The lure of that World Cup contract is what brought Mascarenhas back to India, and he appeared just as the custodians of Indian cricket were emerging from their long and abusive relationship with Doordarshan, shaken and a little unsure of their worth. But over the course of the era that he helped define—and then in the decade after him—the sport grew up from a gawky adolescence to an irresponsible adulthood, and the hesitations of yesterday were cast aside for the noisy satisfactions of a protracted financial bender. Looking back now, the sums involved were minute, but they made headlines at the time: when one of Mascarenhas’s clients became the first cricket millionaire in 1995, it was big enough news to make the cover of the weekly newsmagazine Outlook. A million dollars is what some cricketers now earn in a month. Mascarenhas was derided for the price he paid to acquire the 1996 World Cup; 16 years later, that amount wouldn’t have bought him two days of Indian cricket coverage. The transformation of the game wasn’t accomplished by one man alone, but Mascarenhas made the first move. Two years after India began to relax controls over the economy, Mascarenhas kicked off cricket’s liberalisation when he bagged the World Cup assignment, setting in motion the idea that the sport could be a lucrative engagement for players, administrators and businesses.

INSIDE A MEETING ROOM at the Pakistan Cricket Board headquarters at Lahore’s Gaddafi Stadium one afternoon in 1993, PILCOM was about to make a decision. Until then, TWI had been in long and frustrating discussions with the organising committee over purchasing the World Cup’s television rights. Now, as Mascarenhas stood alone, facing the committee’s members, he held them in thrall. Years later, Amrit Mathur, an Indian cricket administrator on the panel, remembered Mascarenhas’s confidence and, more significantly, his willingness to do as they asked. “We’d ask him for guarantees,” Mathur said, “and he’d get us guarantees. We’d ask him for more, and he’d call up his people from a phone in the room, and they would tell him that it was possible. We’d ask him for something else, and he’d get it done right there. He was calling people in other countries. It was the first time we had seen this.”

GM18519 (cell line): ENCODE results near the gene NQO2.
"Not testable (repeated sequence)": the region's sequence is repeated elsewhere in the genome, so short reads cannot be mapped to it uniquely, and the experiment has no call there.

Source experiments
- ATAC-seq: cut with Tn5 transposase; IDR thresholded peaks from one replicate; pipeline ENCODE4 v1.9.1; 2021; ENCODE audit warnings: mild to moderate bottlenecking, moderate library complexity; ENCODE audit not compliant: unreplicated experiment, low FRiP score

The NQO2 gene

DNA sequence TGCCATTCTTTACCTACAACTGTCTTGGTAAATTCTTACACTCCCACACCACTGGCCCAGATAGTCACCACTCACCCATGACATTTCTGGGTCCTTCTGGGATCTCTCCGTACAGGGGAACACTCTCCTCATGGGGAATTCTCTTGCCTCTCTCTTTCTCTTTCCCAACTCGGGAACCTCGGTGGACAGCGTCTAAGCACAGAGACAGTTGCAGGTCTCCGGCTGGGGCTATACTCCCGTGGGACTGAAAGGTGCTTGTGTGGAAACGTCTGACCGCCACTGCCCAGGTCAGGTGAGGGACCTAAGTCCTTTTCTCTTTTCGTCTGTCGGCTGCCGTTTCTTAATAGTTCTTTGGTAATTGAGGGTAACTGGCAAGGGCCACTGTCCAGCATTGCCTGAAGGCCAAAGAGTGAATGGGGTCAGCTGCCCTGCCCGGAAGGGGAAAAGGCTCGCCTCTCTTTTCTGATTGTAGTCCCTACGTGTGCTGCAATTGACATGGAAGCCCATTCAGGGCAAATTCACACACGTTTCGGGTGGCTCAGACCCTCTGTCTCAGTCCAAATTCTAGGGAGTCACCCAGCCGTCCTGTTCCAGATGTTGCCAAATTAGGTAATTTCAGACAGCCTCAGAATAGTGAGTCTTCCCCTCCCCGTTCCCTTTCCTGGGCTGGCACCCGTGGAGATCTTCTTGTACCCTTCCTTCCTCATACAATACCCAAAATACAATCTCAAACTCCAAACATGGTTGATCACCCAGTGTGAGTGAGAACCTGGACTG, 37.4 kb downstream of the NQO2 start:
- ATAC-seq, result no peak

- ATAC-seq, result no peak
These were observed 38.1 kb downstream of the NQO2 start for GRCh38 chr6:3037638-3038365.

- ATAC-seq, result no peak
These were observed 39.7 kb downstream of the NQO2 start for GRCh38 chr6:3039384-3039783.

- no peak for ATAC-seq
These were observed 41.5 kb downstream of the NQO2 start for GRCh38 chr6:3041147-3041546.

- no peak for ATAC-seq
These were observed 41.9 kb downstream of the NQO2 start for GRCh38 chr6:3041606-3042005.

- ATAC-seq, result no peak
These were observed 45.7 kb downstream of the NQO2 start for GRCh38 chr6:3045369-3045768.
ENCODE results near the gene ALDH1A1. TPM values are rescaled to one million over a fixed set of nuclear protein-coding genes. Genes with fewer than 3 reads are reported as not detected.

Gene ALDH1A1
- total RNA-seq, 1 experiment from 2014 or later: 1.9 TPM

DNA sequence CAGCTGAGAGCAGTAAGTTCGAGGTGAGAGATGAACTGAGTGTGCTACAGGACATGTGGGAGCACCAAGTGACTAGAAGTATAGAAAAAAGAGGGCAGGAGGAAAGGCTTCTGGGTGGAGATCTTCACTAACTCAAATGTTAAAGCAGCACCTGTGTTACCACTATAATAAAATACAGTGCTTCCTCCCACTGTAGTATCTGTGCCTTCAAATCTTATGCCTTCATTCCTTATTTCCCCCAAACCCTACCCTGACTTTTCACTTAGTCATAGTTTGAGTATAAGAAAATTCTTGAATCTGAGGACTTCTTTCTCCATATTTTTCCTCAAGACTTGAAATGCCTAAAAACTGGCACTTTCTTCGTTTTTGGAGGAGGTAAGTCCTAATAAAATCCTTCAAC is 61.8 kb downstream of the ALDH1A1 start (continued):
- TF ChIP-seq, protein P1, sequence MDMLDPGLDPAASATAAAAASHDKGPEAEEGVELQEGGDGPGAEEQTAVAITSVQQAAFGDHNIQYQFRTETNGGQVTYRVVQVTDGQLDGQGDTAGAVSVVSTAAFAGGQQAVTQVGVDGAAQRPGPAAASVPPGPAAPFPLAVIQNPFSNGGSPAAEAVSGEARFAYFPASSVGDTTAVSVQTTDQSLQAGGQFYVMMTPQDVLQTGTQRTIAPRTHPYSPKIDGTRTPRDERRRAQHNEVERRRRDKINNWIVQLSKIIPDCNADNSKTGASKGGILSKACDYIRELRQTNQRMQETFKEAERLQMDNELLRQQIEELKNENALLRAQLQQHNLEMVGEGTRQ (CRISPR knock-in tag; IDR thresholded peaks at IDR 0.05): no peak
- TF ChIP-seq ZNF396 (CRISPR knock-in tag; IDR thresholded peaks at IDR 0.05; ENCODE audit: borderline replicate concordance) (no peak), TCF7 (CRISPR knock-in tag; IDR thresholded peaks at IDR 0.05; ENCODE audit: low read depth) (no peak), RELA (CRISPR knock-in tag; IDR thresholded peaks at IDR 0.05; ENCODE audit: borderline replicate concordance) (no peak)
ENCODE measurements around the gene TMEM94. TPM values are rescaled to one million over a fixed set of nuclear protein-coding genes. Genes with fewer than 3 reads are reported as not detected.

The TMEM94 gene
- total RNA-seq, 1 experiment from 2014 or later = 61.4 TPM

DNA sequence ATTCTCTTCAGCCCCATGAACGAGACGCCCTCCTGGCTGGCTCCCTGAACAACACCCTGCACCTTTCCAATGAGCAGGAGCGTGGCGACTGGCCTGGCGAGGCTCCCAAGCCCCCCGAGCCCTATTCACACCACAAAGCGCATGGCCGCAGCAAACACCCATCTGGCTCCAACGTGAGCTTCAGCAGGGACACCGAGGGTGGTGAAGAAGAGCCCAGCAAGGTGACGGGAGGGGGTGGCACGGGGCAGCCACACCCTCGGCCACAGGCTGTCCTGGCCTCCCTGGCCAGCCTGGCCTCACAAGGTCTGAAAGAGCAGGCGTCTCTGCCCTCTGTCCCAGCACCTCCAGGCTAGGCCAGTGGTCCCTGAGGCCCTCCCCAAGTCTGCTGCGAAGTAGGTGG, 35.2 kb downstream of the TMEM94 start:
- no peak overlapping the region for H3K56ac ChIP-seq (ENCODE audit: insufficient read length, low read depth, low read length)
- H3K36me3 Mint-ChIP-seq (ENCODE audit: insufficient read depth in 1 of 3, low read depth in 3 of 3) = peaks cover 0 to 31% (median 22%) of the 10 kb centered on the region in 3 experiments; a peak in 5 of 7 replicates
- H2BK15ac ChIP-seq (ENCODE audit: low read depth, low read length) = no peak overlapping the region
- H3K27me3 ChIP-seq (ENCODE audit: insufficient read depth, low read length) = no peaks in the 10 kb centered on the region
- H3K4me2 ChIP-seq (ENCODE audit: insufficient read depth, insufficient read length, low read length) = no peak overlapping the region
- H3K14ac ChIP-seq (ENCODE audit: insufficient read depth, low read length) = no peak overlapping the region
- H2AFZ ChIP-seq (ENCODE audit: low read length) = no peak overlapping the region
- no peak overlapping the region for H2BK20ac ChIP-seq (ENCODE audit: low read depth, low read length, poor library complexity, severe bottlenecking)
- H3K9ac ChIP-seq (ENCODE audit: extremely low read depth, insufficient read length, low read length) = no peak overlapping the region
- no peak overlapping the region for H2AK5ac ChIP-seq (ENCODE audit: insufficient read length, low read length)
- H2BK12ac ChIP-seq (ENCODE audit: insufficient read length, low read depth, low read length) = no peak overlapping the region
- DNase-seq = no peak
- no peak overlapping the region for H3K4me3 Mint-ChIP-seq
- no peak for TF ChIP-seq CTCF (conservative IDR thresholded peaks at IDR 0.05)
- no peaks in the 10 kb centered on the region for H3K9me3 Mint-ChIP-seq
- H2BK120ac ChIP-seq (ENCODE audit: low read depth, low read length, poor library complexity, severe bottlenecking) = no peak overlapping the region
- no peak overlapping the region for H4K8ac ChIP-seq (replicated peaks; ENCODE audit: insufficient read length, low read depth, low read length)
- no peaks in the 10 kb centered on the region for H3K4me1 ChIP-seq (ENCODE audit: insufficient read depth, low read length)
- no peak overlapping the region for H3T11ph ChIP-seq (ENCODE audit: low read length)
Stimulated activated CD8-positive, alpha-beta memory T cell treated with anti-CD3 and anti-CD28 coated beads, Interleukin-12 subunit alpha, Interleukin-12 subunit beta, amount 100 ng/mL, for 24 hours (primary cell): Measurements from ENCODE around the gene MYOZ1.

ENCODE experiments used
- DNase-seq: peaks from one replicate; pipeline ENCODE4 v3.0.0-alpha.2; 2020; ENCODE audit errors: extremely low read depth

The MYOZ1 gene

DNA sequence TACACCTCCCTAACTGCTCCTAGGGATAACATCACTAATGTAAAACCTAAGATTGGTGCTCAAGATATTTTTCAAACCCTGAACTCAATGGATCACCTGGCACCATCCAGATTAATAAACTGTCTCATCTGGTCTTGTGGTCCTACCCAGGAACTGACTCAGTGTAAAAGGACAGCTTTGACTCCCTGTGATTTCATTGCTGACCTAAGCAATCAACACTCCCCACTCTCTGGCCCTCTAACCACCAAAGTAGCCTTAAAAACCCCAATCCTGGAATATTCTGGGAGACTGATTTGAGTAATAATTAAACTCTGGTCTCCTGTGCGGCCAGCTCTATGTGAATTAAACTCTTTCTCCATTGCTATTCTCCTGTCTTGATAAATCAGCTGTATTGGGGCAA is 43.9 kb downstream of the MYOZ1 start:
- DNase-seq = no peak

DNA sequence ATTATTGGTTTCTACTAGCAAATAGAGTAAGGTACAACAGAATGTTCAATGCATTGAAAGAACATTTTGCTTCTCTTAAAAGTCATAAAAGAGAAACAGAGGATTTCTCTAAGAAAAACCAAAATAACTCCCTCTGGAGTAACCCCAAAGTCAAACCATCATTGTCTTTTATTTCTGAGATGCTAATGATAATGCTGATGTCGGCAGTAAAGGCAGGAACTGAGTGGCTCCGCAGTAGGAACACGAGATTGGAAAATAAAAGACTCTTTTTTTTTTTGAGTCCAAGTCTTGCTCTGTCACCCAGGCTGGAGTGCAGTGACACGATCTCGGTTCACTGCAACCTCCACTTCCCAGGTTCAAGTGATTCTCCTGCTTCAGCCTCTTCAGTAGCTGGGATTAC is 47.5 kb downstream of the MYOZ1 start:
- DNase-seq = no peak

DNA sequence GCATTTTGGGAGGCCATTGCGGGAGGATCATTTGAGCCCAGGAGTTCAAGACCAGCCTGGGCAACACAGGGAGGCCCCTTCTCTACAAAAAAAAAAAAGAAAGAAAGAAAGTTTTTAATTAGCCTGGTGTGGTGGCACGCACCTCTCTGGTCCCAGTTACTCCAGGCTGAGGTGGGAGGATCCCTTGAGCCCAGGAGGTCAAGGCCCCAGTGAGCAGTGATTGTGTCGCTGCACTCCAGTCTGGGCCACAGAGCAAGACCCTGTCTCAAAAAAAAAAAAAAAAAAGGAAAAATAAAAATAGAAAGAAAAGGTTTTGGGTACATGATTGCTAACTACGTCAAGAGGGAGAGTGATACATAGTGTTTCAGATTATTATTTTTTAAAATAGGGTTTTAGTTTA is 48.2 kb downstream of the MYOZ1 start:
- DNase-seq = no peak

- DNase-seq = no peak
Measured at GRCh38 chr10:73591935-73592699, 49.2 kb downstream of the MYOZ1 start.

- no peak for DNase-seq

There were misgivings about Mascarenhas’s ability to deliver, but these doubts were not based on his inexperience with selling the rights of a major cricketing event. Instead, they wondered about bank guarantees and the initial payment, and when every requirement was met, the committee decided to give him the rights there and then. (They had a flight to catch.) “He was so confident,” Mathur said, in the tone of a man who had been shown the future. “He told us what was going to happen next.”

In his book Sphere of Influence, the cricket historian Gideon Haigh described how Mascarenhas turned the World Cup into money. “His production company, WorldTel, offered a knockout $10 million in August 1993, planning to offset the costs by breaking the rights up and onselling them to other offshore broadcasters. He had obtained a bargain, almost making his money back with his first two sales.” By comparison, the various television rights for the previous World Cup had all been sold for a sum of roughly $1 million, according to Wisden, the authoritative cricket almanack.

In recent interviews, friends and acquaintances testified to Mascarenhas’ supreme self-possession, but on that afternoon his manner and bluster were misleading. He later told Mathur and others that his poise had been a front and that the deal nearly wrecked him. Peter Hutton, who then worked for TWI, said that an earlier deal WorldTel had signed with a British broadcaster fell through when the broadcaster collapsed, leaving Mascarenhas with huge personal risk. Mascarenhas hinted at his troubles later, saying, “When I finally got the World Cup rights, I thought to myself, ‘Oh my God, what have I done?’”